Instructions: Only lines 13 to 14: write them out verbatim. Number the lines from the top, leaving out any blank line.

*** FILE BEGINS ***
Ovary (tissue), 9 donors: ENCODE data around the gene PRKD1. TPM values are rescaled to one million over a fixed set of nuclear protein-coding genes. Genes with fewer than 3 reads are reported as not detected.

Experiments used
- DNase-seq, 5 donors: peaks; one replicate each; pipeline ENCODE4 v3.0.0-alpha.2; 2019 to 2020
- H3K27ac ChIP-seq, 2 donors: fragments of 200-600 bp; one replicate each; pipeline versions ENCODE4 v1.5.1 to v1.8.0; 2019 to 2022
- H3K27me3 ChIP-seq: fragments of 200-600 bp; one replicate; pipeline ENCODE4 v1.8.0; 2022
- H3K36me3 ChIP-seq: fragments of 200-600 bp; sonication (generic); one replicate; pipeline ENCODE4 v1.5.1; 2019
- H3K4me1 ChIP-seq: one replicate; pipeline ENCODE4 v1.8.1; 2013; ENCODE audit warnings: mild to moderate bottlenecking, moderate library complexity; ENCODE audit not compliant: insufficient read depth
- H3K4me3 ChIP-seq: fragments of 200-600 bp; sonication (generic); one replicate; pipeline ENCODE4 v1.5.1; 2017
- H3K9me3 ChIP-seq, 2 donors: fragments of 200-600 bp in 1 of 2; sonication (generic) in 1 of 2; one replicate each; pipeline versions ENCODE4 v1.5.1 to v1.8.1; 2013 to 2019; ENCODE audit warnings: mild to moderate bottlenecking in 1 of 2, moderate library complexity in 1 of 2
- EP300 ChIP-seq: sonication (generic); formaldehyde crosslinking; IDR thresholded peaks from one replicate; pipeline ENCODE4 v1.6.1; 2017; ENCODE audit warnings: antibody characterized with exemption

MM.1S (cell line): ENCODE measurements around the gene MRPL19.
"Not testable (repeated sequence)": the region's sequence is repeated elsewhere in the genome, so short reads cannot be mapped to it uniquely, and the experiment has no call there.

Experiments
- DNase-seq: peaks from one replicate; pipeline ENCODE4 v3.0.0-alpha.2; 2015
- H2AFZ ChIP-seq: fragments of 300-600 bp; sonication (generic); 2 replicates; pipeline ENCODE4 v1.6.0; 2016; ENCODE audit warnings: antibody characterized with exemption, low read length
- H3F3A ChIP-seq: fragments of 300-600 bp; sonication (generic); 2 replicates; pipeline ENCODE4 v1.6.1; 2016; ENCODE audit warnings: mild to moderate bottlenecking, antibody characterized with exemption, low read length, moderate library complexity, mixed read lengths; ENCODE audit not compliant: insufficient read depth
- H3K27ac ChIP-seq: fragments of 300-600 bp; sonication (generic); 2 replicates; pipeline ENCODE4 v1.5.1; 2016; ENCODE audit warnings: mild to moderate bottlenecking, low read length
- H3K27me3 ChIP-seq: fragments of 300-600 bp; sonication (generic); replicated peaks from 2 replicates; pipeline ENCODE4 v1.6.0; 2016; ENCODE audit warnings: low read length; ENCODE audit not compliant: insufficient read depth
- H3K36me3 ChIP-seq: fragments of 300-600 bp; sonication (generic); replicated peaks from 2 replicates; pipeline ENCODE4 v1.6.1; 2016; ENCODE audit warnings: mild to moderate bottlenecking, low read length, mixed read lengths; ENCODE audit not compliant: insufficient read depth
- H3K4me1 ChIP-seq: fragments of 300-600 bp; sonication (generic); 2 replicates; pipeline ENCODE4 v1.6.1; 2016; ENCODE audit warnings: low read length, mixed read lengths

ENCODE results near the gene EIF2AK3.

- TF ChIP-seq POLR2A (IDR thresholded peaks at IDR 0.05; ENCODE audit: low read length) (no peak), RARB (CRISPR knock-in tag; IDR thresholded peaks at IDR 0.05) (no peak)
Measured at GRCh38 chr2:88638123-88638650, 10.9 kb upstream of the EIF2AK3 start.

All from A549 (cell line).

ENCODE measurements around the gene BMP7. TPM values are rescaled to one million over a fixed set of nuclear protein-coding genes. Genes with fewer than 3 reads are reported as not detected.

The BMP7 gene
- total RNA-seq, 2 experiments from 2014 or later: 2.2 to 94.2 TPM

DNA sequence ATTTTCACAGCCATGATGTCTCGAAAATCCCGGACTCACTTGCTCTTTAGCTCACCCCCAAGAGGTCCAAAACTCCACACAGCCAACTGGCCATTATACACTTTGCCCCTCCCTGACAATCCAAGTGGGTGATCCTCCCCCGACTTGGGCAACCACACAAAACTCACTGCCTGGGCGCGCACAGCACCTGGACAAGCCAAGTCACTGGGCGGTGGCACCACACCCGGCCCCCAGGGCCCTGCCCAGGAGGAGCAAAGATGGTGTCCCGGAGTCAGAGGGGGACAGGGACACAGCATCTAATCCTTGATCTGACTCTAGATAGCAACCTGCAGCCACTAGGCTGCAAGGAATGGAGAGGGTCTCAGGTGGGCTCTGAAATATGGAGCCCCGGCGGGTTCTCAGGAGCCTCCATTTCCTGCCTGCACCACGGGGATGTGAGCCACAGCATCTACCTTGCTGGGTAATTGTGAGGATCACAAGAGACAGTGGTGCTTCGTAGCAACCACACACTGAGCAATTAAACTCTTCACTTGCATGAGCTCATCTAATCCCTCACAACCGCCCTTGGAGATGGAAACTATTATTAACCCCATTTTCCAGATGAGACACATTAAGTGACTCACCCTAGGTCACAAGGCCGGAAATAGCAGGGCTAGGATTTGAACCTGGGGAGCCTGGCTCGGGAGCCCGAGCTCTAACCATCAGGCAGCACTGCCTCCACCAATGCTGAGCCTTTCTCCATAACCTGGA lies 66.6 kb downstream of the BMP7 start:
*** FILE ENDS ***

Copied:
Experiments
- DNase-seq: peaks from one replicate; pipeline ENCODE4 v3.0.0-alpha.2; 2015